How can overwhelmed homeschoolers have a marriage that weathers the beatings it gets?

How can we women have the kind of man we can grieve with, laugh with, and enjoy life with during and after homeschooling?

Here are three powerful suggestions that have helped me and others avoid an expiration date on our marriage!

1. Spend time with one another. 

One day, the children will be out of your house.

Become friends with your husband now. Go on dates, the kind where you look at each other and connect on some level. Take walks. Read a book to one another as you fall asleep. Play games. Pray. Walk through Lowe’s together and dream about home improvements. If your husband travels, arrange to go with him occasionally.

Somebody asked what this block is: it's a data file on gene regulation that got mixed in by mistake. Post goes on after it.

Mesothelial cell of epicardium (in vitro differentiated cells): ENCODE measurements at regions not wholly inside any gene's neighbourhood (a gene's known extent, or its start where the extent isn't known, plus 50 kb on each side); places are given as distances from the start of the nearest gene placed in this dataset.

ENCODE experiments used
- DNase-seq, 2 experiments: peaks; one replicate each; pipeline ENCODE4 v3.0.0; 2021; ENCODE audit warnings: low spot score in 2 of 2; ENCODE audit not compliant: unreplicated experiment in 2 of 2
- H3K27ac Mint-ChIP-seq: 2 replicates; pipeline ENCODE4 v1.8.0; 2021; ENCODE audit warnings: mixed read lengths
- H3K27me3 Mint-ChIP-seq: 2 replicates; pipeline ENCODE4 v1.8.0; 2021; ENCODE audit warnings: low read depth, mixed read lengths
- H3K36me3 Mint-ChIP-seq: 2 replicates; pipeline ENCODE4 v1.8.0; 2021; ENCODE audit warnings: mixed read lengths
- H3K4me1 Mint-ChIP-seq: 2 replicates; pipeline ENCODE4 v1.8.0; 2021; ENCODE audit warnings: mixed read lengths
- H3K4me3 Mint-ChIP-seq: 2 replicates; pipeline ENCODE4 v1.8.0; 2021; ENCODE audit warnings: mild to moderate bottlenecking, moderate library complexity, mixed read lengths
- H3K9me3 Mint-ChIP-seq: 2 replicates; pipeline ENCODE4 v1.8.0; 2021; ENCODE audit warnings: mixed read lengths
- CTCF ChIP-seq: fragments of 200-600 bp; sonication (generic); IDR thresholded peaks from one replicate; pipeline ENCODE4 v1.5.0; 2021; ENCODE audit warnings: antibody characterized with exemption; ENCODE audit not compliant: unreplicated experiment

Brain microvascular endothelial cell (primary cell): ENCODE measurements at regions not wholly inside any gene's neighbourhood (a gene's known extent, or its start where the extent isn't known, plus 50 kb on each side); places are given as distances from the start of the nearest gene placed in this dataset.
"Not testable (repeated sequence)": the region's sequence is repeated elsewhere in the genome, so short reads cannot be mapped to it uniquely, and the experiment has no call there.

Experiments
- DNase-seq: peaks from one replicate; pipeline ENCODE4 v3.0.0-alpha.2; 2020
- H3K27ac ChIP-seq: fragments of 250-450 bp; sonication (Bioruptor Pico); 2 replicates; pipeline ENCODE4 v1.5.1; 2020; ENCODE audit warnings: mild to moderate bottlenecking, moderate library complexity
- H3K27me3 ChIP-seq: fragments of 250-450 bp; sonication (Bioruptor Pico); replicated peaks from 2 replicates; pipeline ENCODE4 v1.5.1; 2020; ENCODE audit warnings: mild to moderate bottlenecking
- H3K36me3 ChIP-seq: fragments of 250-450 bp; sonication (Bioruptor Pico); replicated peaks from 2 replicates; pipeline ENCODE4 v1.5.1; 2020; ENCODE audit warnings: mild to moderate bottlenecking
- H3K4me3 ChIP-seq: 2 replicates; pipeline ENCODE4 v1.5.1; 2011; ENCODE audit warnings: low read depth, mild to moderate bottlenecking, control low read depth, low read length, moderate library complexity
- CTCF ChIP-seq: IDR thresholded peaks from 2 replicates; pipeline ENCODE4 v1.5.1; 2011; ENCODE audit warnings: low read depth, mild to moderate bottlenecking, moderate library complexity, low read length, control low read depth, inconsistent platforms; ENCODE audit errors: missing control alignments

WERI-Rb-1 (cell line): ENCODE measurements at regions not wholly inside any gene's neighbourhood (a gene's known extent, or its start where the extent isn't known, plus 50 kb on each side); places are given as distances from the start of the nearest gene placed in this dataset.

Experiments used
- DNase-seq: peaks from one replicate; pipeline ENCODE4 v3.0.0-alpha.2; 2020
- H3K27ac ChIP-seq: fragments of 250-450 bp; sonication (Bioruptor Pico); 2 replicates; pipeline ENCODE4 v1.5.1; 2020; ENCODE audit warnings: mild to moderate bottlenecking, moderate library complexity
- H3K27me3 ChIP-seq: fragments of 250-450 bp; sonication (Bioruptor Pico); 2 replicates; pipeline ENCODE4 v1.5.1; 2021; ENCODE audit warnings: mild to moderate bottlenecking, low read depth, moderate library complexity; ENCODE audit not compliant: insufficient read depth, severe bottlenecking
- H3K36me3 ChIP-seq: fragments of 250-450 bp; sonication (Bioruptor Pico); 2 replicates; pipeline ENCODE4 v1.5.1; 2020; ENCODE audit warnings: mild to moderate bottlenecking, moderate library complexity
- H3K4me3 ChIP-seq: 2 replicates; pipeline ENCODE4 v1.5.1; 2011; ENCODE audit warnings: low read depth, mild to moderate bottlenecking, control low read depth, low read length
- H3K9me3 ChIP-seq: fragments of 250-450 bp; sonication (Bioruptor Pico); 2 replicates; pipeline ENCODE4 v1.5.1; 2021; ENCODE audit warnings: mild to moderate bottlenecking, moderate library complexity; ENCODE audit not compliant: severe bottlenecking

Be intentional about spending time together. Put it on your calendars.

Find common interests and activities.

My husband and I have been playing the board game UpWords together Sunday evenings for over twenty-five years.

It is shared experiences that help bind couples together and keep them strong.

When I asked my friend Debbie what she and her husband of thirty-five years do to keep their marriage healthy, she texted back, “We’re spending the afternoon together so we can do just that.”

If your calendar is filled with kid stuff and you have little time to develop a companionship with your husband, consider cutting back on some of the kid stuff.

2. Be friends to one another.

Most of us married our best friends, but in our busy-ness, it’s easy to lose touch with the man and the qualities that endeared him to us.